The call for patriarchy is largely a call to reject the more strident claims of feminism; for example, the 20% overall wage gap is prima facie evidence of widespread discrimination in the labor force. There are differences in attitudes and skills between males and females that mostly would make men better economic actors. Even among those with high levels of education, women spend fewer years in the full-time workforce than men do.

    The call for economic conservatism similarly reflects the view that too many children are being born into poverty because the welfare state empowers the poor to have more children than their own means would be able to support. Visit a neighborhood that could be fairly called a ghetto, and you won’t find the word “dad” in too many everyday vocabularies.

  • genecarr100

    Is there even a teeny weeney shred of evidence that the heartland is aching for a restoration of ‘patriarchy’. One would imagine that the ascendency of someone like Sarah Palin (lets face it Bauchman is a flash in the pan) suggeests the direct opposite.

  • genecarr100

    As anybody knows who has perused what Hitler repeatedly said in the Tabletalk, Hitler hated Christianity. He particularly hated the Roman Catholic Church. One should be careful concerning his public utterances during his rise to power. The Table Talk captures his real attitudes and in respect of Christianity they are close to contemporary Liberalism than they are to Conservatism.

  • Carstonio

    Excellent entry. What Sharlet describes is a political movement and not a religious one. Although it has its roots in fundamentalist dogma, it doesn’t include most evangelicals or even many fundamentalists.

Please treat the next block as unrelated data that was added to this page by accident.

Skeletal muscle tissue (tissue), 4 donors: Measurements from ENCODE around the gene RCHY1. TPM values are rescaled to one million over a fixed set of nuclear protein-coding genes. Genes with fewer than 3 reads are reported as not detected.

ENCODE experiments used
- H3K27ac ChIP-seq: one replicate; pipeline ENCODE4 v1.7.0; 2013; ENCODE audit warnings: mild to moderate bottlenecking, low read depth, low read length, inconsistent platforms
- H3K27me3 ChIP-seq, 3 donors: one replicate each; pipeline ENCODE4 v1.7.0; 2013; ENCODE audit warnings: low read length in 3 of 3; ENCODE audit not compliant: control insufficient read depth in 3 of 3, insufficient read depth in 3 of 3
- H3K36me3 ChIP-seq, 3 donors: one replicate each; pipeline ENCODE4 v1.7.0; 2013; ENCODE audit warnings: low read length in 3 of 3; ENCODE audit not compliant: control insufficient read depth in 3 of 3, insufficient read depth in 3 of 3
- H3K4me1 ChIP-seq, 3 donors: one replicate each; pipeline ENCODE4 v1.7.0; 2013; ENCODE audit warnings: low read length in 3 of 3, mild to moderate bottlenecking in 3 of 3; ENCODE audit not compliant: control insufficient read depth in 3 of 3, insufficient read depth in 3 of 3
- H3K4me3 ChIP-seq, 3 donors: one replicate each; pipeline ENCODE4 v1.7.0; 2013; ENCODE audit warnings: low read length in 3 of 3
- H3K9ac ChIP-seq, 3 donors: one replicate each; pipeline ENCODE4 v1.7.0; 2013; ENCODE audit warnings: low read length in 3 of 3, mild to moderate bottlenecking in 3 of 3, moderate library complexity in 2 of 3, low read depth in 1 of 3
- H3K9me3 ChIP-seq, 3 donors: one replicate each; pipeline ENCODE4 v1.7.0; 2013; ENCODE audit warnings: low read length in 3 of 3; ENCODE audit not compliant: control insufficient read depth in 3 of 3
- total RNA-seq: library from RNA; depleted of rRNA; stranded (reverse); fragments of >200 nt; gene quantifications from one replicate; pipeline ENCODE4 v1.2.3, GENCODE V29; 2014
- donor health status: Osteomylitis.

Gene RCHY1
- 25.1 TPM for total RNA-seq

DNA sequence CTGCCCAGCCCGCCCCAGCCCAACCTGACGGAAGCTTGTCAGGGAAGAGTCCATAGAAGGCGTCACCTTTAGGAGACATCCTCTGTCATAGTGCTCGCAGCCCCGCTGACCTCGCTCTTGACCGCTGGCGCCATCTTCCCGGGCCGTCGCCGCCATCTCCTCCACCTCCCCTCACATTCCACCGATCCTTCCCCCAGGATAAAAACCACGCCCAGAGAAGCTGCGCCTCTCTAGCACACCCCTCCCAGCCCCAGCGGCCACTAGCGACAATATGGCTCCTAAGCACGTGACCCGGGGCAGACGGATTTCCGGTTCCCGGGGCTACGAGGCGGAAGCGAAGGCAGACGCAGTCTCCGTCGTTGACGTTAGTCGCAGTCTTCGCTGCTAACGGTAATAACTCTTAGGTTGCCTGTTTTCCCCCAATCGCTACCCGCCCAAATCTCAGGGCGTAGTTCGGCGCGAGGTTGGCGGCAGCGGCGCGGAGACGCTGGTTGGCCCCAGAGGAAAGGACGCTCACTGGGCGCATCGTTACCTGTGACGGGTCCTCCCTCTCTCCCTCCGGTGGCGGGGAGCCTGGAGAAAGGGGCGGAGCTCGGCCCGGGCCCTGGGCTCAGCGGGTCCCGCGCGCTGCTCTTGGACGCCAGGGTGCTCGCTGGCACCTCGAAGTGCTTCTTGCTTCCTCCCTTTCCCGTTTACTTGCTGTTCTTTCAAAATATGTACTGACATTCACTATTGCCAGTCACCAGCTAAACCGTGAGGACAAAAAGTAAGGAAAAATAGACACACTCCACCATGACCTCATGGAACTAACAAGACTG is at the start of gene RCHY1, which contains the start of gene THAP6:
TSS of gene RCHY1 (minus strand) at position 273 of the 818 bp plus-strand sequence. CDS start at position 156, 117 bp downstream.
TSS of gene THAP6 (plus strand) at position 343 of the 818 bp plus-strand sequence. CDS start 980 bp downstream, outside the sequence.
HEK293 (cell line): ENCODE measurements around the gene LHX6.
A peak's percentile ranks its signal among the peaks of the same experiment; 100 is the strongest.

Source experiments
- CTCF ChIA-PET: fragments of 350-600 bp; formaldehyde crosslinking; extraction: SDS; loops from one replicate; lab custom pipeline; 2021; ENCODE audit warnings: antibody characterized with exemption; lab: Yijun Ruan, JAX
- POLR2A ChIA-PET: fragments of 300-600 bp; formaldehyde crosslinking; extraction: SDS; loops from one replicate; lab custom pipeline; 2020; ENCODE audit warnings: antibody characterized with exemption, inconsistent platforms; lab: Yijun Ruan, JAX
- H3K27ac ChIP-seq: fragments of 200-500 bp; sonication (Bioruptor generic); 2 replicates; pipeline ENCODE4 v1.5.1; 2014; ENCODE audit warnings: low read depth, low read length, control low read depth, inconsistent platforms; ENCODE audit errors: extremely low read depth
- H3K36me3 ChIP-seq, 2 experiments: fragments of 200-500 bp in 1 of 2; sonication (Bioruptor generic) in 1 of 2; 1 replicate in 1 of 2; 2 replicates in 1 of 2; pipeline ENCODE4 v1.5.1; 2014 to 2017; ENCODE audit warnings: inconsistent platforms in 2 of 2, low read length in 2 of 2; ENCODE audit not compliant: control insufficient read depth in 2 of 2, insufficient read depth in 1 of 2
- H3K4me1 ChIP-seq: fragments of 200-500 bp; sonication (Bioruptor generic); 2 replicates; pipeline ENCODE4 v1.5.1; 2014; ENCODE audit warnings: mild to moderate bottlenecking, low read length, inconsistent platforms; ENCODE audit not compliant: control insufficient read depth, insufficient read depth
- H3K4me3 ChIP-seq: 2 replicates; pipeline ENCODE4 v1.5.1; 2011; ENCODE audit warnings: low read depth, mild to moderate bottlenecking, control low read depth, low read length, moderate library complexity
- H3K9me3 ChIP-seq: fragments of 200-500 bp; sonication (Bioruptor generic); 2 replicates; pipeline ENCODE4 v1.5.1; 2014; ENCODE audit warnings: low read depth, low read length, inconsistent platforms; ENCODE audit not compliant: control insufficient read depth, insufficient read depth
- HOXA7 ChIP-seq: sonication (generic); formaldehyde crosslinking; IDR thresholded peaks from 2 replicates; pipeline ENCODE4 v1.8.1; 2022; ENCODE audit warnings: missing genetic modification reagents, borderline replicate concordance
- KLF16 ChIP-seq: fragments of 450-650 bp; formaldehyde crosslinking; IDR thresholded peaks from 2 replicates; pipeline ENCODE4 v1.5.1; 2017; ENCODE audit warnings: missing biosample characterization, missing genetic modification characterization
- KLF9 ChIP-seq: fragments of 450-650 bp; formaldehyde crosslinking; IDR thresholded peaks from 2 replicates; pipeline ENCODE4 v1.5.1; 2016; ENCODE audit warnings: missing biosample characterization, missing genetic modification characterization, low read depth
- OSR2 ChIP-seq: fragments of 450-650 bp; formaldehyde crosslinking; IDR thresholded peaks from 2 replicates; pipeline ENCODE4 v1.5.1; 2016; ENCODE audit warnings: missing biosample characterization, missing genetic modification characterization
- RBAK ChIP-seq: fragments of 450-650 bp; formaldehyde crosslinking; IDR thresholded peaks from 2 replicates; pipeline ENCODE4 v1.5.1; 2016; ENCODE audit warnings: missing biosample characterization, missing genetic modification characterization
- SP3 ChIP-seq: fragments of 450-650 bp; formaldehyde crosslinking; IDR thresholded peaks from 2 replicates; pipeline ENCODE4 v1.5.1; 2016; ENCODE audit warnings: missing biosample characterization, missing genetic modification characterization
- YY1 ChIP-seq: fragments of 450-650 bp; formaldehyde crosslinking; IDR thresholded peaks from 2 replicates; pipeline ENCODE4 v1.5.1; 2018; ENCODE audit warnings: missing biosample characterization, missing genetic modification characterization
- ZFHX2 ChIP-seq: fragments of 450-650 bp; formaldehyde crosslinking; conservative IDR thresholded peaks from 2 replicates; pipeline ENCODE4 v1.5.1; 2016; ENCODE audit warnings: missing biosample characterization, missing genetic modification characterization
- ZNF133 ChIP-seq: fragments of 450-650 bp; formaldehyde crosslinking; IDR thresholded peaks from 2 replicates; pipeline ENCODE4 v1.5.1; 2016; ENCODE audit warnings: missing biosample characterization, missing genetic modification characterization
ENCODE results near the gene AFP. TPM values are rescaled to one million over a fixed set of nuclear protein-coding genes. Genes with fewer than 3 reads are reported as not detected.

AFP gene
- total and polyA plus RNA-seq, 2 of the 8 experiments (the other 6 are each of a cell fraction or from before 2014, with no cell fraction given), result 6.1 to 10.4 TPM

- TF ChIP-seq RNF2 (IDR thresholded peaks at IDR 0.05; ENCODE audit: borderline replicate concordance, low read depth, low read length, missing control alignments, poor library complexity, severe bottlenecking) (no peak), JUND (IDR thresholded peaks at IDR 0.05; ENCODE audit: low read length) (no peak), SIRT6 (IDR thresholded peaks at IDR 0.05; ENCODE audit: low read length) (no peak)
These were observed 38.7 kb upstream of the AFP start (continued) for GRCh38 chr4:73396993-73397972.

Where does that sense of wounded grievance come from? The religious right basically arose as a reaction to the changes in the 1960s, when the social privilege enjoyed by whites and males and Christians began to decline. (Unlike economic privilege, social privilege is where certain personal characteristics are treated as property or capital.) The Patriarchy concept that Sharlet references may superficially be about economics but it’s really about male privilege.

  • ghostcommander1

    Those people that cannot see past labels are doomed forever to listen to the dogmatic voices of the Demagogues,Charlatans, and Archetypes that use them for their own benefit.

    Those that wear the Republican label are not Republicans. Some of those that wear the Christian label are not Christian.

    Judge them by their Hypocrisy, Judge them by their deeds.

  • YEAL9

    Why the Christian Right no longer matters in presidential elections:

    Once again, all the conservative votes in the country “ain’t” going to help a “pro-life” presidential candidate, i.e Rick Perry, Mitt Romney, Jon Huntsman, Michele Bachmann, Tim Pawlenty, Herman Cain, Ron Paul or Rick Santorum, in 2012 as the “Immoral Majority” rules the country and will be doing so for awhile. The “Immoral Majority” you ask?

    The fastest growing USA voting bloc: In 2008, the 70+ million “Roe vs. Wade mothers and fathers” of aborted womb-babies” whose ranks grow by two million per year i.e. 78+ million “IM” voters in 2012.

    2008 Presidential popular vote results:

    69,456,897 for pro-abortion/choice BO, 59,934,814 for “pro-life” JM.

    And all because many women fail to take the Pill once a day or men fail to use a condom even though in most cases these men have them in their pockets. (maybe they should be called the “Stupid Majority”?)

    (The failures of the widely used birth “control” methods i.e. the Pill and male condom have led to the large rate of abortions ( one million/yr) and S-TDs (19 million/yr) in the USA. Men and women must either recognize their responsibilities by using the Pill or condoms properly and/or use other safer birth control methods in order to reduce the epidemics of abortion and S-TDs.)

  • jckdoors

    The “freedom and liberty” crowd is always planning ways to deprive others of their freedom and liberty. Don’t trust anyone, or any movement that uses “liberty”, freedom”, or “patriot” in it’s title.

  • arb061

    You apparently have no idea what “far left radicalism” actually looks like.